Bookish Links (1)

Things to read. Things to listen to. Things to ponder. Things to love.

  • The 5th anniversary issue of Goblin Fruit is out, and it is wonderful. Goblin Fruit is an online journal that publishes poetry "that treats mythic, surreal, fantasy and folkloric themes, or approaches other themes in a fantastical way". If you do not know about it, it is well worth to explore and go back in the archives. There are real treasures there. I also love that you can listen to some of the authors reading their poem. It adds another dimension to the poetry, as I think it is meant to be read out loud. I am particularly fond of "Crowfunded" by J. C. Runolfson and "The Making of Witches" by Paul McQuade. 
  • Author Theodora Goss writes about vampires in folklore and literature at the Realms of Fantasy website. A very interesting read, expecially since vampires are very popular right now in fiction, and especially in young adult literature.
  • Gwenda Bond talks about dystopia in YA fiction in an article called "The Future's Not Bright", at Tor.com. Also very relevant, since  dystopia has, it seems, almost eclipsed the vampire trend in YA literature now. I like the genre a lot and find the questions raised and the discussion very interesting.
  • Magazine and Publisher Tin House has an incredibly fascinating and beautiful podcast with Karen Russell, author of St. Lucy's Home for Girl Raised by Wolves, and Swamplandia! (read my review of the book here) entitled "The Cartography of Imaginary Places". Highly recommended.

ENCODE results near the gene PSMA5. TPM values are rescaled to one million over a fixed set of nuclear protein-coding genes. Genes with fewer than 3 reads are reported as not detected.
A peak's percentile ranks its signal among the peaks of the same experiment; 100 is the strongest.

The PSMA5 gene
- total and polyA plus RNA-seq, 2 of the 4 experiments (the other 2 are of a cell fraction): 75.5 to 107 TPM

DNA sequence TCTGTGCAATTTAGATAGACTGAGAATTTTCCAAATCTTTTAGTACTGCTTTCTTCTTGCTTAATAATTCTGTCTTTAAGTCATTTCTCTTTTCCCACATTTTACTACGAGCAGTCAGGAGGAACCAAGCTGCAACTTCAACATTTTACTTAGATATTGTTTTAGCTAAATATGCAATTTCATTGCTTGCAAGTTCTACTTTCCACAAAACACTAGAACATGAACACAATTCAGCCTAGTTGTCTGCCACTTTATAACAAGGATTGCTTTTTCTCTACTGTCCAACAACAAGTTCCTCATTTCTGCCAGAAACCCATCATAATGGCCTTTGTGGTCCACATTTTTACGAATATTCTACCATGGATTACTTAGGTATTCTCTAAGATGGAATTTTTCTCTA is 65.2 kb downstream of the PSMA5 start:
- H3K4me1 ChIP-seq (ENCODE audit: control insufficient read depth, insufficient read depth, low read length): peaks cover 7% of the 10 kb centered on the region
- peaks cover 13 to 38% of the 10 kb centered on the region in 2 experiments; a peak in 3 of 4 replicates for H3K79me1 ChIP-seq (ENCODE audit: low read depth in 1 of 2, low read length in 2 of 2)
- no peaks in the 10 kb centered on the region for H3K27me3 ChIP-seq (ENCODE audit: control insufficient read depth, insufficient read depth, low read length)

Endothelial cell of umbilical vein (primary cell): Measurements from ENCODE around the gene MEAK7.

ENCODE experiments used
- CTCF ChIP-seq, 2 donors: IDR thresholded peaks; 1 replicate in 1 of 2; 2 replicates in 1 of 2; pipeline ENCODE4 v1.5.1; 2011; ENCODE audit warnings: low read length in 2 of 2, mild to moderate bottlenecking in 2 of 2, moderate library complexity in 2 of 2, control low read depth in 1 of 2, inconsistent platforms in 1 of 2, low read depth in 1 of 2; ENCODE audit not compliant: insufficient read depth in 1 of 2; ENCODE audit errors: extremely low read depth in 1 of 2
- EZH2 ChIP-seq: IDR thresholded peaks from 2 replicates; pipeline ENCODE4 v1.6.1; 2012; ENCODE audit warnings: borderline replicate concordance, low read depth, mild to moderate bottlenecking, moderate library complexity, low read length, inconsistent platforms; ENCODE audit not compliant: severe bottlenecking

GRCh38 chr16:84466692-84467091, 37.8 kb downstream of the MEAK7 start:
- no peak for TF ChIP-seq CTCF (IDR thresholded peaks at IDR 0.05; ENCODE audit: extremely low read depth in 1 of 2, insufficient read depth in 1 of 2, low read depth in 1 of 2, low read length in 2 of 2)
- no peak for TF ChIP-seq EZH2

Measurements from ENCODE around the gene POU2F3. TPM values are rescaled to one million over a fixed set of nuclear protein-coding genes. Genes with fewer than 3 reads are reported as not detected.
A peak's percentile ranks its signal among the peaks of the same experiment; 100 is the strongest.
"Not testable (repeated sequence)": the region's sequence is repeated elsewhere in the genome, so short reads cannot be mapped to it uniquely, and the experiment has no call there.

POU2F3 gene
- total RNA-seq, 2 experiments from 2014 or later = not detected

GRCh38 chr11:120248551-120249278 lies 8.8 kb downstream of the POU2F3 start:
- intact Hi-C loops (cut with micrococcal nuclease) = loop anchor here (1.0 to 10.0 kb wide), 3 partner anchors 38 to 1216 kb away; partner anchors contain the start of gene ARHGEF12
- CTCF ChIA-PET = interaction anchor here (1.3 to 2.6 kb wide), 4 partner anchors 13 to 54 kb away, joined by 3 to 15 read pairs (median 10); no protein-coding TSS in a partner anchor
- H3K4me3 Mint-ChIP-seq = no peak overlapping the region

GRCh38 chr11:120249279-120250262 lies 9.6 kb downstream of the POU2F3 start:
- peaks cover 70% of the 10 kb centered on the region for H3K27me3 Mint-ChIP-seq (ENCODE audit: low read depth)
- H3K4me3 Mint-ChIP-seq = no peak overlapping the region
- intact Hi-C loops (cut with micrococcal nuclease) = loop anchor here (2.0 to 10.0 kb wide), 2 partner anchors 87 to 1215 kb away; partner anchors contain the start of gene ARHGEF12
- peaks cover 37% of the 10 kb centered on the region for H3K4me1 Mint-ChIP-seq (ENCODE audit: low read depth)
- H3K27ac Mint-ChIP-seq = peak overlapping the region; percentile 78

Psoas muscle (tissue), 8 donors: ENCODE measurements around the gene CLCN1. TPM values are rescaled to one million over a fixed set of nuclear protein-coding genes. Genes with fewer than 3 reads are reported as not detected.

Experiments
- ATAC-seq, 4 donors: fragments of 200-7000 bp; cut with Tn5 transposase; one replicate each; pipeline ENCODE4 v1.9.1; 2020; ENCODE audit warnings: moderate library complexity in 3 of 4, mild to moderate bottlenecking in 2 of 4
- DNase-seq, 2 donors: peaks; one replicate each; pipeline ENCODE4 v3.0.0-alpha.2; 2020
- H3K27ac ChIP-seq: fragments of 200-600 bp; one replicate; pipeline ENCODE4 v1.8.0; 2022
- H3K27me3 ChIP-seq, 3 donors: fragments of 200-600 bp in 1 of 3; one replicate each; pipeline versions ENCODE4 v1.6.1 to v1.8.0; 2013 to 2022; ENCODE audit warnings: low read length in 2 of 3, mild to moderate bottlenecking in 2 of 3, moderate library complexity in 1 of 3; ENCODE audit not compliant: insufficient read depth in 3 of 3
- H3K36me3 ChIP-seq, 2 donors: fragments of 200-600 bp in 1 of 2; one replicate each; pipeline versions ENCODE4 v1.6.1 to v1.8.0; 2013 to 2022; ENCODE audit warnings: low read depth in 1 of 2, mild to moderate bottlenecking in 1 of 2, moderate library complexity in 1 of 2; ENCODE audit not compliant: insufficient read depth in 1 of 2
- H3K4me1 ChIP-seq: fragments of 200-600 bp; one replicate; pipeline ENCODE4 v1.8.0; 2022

• Did you know you could listen, and watch, to the entirety of The Graveyard Book, by Neil Gaiman? For Free? Done during his national book tour, he also answers questions from the audience. Read by the author himself, it is absolutely awesome and delightful. 
(first three links found via Terri Windling's blog)
Image credit: mine :)

    1 comment:

    1. Wonderful links, MJ :)

      My theory on the popularity of vampire fiction (like the Twilight series) is that it represents the ultimate teenage 'true love' fantasy. By becoming immortal, a couple can literally have true love forever. I think they really connect with feelings of insecurity and mortality that all people have- which is one reason why the vampire is such a popular figure throughout literature. (That said, I think Twilight is complete drivel and try to pretend it doesn't exist, heh).

      And I love the idea of dystopian fiction becoming more popular in YA novels. It's one of my favourite genres and it has so much possibility and depth.